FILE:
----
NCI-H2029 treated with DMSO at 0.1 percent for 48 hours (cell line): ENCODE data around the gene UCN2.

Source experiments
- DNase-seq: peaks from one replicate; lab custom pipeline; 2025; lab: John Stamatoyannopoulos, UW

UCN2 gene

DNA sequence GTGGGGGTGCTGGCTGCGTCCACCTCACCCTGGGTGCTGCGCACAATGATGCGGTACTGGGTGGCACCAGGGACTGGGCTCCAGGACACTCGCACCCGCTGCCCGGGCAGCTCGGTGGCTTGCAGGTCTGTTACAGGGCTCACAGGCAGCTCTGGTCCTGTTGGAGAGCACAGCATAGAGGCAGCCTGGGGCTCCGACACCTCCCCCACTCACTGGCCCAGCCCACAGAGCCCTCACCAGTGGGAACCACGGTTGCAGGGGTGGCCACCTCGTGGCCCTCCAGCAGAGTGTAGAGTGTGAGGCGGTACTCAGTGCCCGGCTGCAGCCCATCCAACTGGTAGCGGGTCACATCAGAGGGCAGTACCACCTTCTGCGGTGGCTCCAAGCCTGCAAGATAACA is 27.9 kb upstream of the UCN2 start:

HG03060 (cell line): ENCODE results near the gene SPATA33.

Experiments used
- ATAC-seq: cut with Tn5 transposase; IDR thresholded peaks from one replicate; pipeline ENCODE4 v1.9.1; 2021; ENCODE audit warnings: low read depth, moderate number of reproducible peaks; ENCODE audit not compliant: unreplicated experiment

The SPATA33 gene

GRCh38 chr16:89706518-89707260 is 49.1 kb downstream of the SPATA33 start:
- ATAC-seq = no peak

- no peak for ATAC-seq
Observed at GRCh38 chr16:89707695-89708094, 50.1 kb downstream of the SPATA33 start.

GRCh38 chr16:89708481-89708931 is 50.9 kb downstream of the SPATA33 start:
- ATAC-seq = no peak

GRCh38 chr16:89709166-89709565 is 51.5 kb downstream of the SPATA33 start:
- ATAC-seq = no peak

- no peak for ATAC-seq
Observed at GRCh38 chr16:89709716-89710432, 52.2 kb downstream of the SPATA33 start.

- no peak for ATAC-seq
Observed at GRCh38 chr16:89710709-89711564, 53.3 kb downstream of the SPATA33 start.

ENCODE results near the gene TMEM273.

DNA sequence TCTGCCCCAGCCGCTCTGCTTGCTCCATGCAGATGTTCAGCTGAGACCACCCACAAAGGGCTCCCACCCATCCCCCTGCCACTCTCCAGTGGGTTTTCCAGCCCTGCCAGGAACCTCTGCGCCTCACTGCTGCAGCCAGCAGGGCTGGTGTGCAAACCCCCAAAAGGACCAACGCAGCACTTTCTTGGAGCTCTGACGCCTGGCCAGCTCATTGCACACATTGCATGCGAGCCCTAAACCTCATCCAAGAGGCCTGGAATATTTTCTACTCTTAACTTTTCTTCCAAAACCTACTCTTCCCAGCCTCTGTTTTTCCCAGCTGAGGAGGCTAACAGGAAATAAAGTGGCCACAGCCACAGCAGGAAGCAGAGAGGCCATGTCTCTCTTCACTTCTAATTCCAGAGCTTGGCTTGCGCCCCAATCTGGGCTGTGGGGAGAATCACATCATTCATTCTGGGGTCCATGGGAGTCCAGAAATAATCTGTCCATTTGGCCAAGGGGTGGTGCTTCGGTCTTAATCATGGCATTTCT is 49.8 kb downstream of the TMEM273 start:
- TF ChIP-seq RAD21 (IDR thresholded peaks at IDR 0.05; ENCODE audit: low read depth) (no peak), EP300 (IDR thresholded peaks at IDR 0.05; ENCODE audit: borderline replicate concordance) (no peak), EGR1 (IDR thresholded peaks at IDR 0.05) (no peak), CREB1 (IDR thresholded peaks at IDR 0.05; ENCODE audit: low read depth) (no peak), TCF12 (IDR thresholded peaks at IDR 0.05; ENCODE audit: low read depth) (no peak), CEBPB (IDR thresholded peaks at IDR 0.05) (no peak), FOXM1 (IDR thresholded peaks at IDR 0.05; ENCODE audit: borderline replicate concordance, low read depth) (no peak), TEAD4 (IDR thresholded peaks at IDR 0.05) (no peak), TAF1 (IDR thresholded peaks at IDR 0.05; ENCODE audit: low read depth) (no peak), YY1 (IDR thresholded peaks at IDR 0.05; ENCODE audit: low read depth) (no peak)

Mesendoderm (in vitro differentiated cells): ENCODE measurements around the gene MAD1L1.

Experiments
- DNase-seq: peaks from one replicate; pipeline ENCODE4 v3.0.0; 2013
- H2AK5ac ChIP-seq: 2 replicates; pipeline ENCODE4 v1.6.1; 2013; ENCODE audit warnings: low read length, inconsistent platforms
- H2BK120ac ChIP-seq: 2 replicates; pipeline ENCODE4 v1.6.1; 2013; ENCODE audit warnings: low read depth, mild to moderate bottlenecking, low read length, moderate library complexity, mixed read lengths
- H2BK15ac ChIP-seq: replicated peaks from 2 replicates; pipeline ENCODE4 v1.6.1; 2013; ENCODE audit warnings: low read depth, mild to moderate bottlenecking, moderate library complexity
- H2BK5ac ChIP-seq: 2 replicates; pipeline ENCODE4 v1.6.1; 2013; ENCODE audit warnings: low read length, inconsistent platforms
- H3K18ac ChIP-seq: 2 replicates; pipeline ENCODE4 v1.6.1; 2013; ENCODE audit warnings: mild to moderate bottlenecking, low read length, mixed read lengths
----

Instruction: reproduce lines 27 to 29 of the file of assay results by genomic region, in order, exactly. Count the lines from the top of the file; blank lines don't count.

- DNase-seq: peaks from one replicate; pipeline ENCODE4 v3.0.0; 2013
- H2AK5ac ChIP-seq: 2 replicates; pipeline ENCODE4 v1.6.1; 2013; ENCODE audit warnings: low read length, inconsistent platforms
- H2BK120ac ChIP-seq: 2 replicates; pipeline ENCODE4 v1.6.1; 2013; ENCODE audit warnings: low read depth, mild to moderate bottlenecking, low read length, moderate library complexity, mixed read lengths